Why July is the time for Leaving Cert holiday
Every year, I meet a new group of sixth years on the first day of school. Every year I attend their assembly to welcome them back and run through some important information on the format of their guidance education in sixth year. For example 'your careers talk will be on this day', 'we will be attending these events', 'if you are applying to UCAS' etc. But, each year I begin with the same warning - one that neither my teaching colleagues nor the students expect. The first item on my list for my sixth year students is always the Leaving Cert holiday.
It may seem very strange to discuss this celebration on the first day back, and it may seem that such a topic has no place in school but, as we finish up the CAO season with the previous year's group, this issue is always fresh on my mind.
What I say to my students is 'if you are booking a post Leaving Cert holiday, it is essential that you do not book this trip for the week of the CAO offers'.
Next year, the exams start on Wednesday June 7, and it is likely. although not confirmed, that the results will issue on Wednesday August 16 and that the CAO Round One offers will follow on Monday, August 21.
For school-leavers, the week after the results may seem like the perfect week to book a holiday. Jetting off right after they receive the results they have spent two years working to achieve probably seems like the perfect way to celebrate and to spend some time with school friends before they all begin new chapters in their lives.
Also, planning this holiday for the end of summer gives young people time to earn some money and ensure they are back in time for the beginning of college. So far, so logical.
All most students will have to do that week is to collect their results, celebrate their achievement with family and friends and happily click 'accept' on their CAO offer.
But, for some, there will be disappointment: some will be upset by their results, especially when they first see them; some will want to apply to view their exam scripts straight away; some will need to attend interviews and make other plans as it becomes clear they are unlikely to receive their dream offer.
All of these things are so much more difficult if you are away from home. Being abroad makes a difficult situation incredibly stressful for parents and students. Not only is it more difficult to cope emotionally if you are away from your support structure, but it becomes more difficult to seek advice and to organise alternative options, of which there will be many.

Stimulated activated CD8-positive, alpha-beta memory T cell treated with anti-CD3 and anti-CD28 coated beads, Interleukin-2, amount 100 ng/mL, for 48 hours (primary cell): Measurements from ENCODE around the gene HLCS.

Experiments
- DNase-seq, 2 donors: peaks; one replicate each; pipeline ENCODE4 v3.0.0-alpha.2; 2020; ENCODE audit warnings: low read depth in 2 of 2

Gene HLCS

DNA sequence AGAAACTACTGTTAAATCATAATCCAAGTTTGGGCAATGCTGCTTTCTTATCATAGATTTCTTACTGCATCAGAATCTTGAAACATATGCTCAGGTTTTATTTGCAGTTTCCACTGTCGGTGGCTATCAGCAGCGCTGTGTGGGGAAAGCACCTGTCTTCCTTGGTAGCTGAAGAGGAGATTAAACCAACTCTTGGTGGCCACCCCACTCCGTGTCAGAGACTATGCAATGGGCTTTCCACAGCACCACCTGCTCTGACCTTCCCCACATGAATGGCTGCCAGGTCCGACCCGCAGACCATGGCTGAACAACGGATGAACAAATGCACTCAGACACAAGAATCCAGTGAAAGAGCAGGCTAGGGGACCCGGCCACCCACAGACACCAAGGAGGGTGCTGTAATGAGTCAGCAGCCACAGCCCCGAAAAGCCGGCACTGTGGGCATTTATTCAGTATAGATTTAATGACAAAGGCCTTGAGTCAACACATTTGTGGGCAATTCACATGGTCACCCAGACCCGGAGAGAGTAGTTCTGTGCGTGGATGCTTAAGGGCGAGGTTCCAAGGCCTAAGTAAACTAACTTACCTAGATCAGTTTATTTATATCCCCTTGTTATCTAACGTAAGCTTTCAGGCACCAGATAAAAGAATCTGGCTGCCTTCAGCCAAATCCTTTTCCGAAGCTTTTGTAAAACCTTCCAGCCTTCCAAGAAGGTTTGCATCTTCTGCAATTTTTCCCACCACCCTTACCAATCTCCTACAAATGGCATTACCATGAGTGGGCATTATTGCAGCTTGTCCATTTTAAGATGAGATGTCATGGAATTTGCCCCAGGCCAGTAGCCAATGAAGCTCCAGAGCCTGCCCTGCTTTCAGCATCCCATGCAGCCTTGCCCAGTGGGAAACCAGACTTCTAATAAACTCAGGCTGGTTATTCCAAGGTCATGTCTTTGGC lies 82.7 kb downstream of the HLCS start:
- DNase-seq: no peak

Even students who are delighted with their offer may need to use this time to view and book accommodation, if the transition to college means a move away from home. This can cause some students considerable challenges as the amount of available student accommodation does not meet demand.
No one wants to be in a situation where parents are trying to organise opportunities for a student who is abroad. Taking instruction through email and over the phone is impossible and really, at 18, young people need to take responsibility for their next step. They may need to visit colleges, speak to advisors and discuss their plans. They must be here to do this.
Leaving Cert holidays are more popular than ever but, like everything in careers, students should strive to achieve everything they have dreamed of, but plan for the worse case scenario as well.
So, I am advising my students to enjoy their holiday - but to be safe and consider July.
Aoife Walsh is a guidance counsellor at Malahide Community School, Co Dublin
Q. I did not do as well in ‘honours’ Irish as I expected in my 5th year exams. Now I’m in 6th year and worried that doing ‘honours’ will take up far too much of my time to get it to a level I will be happy with. Should I just drop now?
A. As a general rule we should always strive to take as many higher level subjects and achieve the highest grades we can. It always makes me hugely uncomfortable when I hear students say things like: ‘I’m not counting that subject.’ This implies that the student is not going to work at that subject because we only include our best six subjects for points when it comes to the CAO. We do not know how the year is going to go, and we do not know how the exam will go. So it is remiss to decide which subjects you will be successful in so early in the year.
It is difficult to know whether you should drop a level in a subject without knowing how you performed in your summer exam and how much work was needed to achieve this. If you are ‘failing’ and you are working very hard, then yes it may be time to drop to ordinary level. If you think you could do a bit more, then, perhaps, consider this before you commit to changing levels, which can be done at any stage of the year.
If you are not sure I suggest staying with the higher level for another little while. Monitor the amount of study you are doing and be honest about how hard you are working. Don’t give the subject excess time but give it as much as you do any other.
If your grades improve then I think it is worth staying with the higher level. If you are still at risk of ‘failing’ after a number of weeks it may be time to consider dropping. Remember this year students will be awarded points for achieving 30-39pc in a higher level exam and H7s will be acceptable for entry to most courses so there will be less risk involved for students who wish to try the higher level in any subject in 2017.
* CAO 2016 - Round Two Acceptances Closing Date
* Closing Date for Receipt of Leaving Cert and & Leavig Cert Applied Appeals
* Open Days (2 Days) - St Mary's University College, Belfast
* Graduate Medical School Admissions Test - GAMSAT Irl
* Graduate Medical School Admissions Test - GAMSAT UK